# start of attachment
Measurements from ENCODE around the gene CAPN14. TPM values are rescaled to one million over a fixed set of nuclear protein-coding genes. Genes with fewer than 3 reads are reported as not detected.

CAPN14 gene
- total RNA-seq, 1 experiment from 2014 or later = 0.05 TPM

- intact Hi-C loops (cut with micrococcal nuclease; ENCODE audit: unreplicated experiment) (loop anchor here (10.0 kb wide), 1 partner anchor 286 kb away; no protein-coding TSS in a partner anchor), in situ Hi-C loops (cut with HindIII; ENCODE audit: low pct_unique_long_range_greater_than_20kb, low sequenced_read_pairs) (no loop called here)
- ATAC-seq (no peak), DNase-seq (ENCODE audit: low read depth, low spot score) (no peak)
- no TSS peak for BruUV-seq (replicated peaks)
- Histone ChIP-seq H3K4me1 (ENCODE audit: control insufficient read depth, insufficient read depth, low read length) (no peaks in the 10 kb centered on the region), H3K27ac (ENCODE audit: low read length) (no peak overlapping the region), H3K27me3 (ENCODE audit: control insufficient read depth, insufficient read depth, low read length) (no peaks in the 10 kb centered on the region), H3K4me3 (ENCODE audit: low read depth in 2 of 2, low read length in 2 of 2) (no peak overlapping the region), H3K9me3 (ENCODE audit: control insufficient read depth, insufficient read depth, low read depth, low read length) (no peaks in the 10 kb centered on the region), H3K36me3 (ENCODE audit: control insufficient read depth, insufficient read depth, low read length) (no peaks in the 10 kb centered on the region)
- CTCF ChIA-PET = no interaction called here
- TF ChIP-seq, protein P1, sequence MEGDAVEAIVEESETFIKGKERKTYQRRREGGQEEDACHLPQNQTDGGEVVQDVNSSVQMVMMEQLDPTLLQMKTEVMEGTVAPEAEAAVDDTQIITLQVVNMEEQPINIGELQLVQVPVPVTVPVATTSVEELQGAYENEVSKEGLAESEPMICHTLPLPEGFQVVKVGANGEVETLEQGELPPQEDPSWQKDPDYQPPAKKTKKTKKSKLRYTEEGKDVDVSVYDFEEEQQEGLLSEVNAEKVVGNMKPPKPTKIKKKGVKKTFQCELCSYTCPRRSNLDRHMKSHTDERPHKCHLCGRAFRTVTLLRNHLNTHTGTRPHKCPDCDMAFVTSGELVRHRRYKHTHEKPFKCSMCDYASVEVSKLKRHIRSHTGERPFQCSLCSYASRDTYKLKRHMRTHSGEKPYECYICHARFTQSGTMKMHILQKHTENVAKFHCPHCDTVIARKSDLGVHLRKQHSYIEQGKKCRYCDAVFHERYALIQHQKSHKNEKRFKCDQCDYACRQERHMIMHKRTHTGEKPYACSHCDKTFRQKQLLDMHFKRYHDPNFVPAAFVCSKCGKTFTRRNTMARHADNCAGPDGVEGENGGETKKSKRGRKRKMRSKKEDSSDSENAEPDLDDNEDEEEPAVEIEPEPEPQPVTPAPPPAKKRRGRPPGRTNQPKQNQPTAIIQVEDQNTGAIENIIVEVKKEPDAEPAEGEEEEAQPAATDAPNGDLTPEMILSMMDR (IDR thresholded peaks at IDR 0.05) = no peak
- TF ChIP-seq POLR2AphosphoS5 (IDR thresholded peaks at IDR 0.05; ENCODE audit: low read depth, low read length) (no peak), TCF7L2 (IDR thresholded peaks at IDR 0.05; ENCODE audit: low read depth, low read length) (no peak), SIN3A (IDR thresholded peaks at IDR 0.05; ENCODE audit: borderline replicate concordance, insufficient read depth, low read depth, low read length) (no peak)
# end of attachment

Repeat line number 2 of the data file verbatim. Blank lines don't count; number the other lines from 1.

CAPN14 gene